Combining Gene-Based Methods and Reproductive Technologies to Enhance Genetic Improvement of Livestock in Developing Countries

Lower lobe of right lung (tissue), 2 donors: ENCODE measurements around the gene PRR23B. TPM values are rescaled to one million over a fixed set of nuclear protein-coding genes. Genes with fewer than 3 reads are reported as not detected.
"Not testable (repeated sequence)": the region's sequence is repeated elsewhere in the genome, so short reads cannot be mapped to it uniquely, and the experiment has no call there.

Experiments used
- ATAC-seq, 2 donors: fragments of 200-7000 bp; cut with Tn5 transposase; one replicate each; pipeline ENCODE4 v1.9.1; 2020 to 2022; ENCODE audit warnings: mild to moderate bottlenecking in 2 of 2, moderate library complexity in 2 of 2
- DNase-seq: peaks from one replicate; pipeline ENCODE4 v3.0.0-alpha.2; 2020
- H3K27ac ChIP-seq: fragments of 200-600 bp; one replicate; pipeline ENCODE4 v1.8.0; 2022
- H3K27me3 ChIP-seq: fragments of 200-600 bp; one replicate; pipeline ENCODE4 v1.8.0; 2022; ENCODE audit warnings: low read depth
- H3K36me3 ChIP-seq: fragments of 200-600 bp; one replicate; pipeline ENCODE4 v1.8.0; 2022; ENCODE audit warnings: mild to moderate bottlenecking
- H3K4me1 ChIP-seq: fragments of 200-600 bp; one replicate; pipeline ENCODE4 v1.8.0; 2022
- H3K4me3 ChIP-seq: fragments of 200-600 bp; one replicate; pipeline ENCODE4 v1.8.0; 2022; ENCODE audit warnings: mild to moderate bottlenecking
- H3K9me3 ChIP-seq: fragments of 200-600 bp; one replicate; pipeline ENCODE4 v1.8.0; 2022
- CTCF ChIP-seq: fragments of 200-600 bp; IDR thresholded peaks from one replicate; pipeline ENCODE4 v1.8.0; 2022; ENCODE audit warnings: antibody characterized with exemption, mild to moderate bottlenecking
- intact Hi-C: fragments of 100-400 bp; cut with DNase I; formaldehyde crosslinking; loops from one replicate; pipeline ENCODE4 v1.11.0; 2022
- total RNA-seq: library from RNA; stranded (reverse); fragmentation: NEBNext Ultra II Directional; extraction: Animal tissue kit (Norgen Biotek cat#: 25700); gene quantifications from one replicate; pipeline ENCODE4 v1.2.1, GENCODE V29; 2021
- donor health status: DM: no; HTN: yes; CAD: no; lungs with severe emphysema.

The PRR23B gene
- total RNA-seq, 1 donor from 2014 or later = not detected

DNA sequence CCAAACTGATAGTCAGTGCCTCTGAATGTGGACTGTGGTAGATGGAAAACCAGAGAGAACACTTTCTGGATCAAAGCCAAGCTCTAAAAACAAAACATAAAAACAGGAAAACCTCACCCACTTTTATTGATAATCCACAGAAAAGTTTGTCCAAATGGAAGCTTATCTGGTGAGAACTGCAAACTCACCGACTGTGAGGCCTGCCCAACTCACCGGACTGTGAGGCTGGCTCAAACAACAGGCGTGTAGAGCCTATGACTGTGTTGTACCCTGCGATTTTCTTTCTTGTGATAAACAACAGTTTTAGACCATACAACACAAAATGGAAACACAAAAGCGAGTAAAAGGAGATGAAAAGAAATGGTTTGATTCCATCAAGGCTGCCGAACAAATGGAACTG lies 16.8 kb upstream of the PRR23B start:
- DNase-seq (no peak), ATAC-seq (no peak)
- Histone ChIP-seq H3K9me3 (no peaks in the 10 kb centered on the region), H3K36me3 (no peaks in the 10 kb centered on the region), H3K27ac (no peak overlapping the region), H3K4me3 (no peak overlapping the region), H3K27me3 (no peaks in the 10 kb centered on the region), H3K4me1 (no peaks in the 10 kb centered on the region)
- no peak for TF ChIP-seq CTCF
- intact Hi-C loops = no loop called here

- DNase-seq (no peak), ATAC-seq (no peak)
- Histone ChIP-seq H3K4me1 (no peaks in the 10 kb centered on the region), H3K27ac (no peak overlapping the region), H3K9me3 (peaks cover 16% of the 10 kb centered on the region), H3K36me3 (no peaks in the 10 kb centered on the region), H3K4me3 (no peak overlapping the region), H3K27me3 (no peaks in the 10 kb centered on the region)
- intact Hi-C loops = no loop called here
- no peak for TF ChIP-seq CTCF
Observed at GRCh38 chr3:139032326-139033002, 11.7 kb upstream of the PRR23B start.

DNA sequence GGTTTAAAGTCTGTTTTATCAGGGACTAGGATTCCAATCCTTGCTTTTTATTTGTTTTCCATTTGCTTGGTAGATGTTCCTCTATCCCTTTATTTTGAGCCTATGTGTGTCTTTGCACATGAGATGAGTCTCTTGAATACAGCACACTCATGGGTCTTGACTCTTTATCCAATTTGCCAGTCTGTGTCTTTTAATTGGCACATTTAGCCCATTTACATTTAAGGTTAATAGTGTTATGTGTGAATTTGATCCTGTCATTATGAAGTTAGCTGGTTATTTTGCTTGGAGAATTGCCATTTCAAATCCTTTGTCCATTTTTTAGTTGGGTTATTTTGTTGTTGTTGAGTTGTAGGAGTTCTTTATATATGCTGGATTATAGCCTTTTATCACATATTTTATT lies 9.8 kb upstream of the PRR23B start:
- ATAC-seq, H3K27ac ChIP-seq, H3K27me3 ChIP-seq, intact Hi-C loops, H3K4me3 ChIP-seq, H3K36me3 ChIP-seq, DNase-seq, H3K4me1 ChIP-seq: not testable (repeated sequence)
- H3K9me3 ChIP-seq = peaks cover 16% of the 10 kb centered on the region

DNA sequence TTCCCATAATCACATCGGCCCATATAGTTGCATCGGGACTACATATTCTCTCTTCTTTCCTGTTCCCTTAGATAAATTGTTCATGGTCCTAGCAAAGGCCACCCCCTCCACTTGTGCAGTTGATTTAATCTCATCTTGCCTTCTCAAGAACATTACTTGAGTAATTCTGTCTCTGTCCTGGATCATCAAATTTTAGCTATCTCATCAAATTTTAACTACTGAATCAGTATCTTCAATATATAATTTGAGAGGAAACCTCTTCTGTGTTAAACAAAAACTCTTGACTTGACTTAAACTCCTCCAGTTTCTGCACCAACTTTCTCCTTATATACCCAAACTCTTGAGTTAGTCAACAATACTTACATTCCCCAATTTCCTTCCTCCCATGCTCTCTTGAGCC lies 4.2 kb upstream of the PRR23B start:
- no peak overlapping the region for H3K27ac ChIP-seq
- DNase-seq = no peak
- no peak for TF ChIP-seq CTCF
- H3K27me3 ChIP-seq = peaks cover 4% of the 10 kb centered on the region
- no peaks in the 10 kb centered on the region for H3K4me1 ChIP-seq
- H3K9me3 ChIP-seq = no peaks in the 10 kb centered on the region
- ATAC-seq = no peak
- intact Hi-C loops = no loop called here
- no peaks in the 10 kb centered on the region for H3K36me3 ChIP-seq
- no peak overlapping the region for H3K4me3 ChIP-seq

Selection based on DNA markers is most useful for traits that are hard to measure and have low heritability. It allows earlier and more accurate selection, increasing short- and medium-term selection response, and may aid in targeting genotypes for specific production environments or markets. The use of genotypic information in breeding programmes for within-breed selection will generally have limited extra benefit, unless selection based on phenotype is difficult or advanced reproductive technologies are used. Novel reproductive technologies boost reproductive rates of breeding animals and may allow reproduction at juvenile ages. The benefit arises from increased selection intensity, as well as from increased selection accuracy due to larger families and decreased generation interval, as higher reproductive rates result in lower optimal ages for breeding animals. Increased reproductive rates and early selection rely more on between-family selection and potentially decrease effective population size, therefore increasing inbreeding. Selection needs to be optimized with respect to inbreeding and merit. Extra benefit from scenarios with unlimited use of reproductive technologies is restricted by the need to maintain genetic diversity. Benefits from marker assisted selection are higher in breeding programmes that use reproductive technologies, as the value of providing information about genotype is more beneficial for selection of young animals before they have a phenotype. Moreover, genotype information exploits variation within families, which is beneficial in breeding programmes where loss of genetic diversity is to be controlled. In developing countries, use of genotype information is likely to be most useful in marker assisted introgression programmes, where valuable genes are introgressed from one breed into another. A large variety of genetic resources in developing countries exists across breeds and populations, and utilization and management of this variation might greatly benefit from gene technologies.
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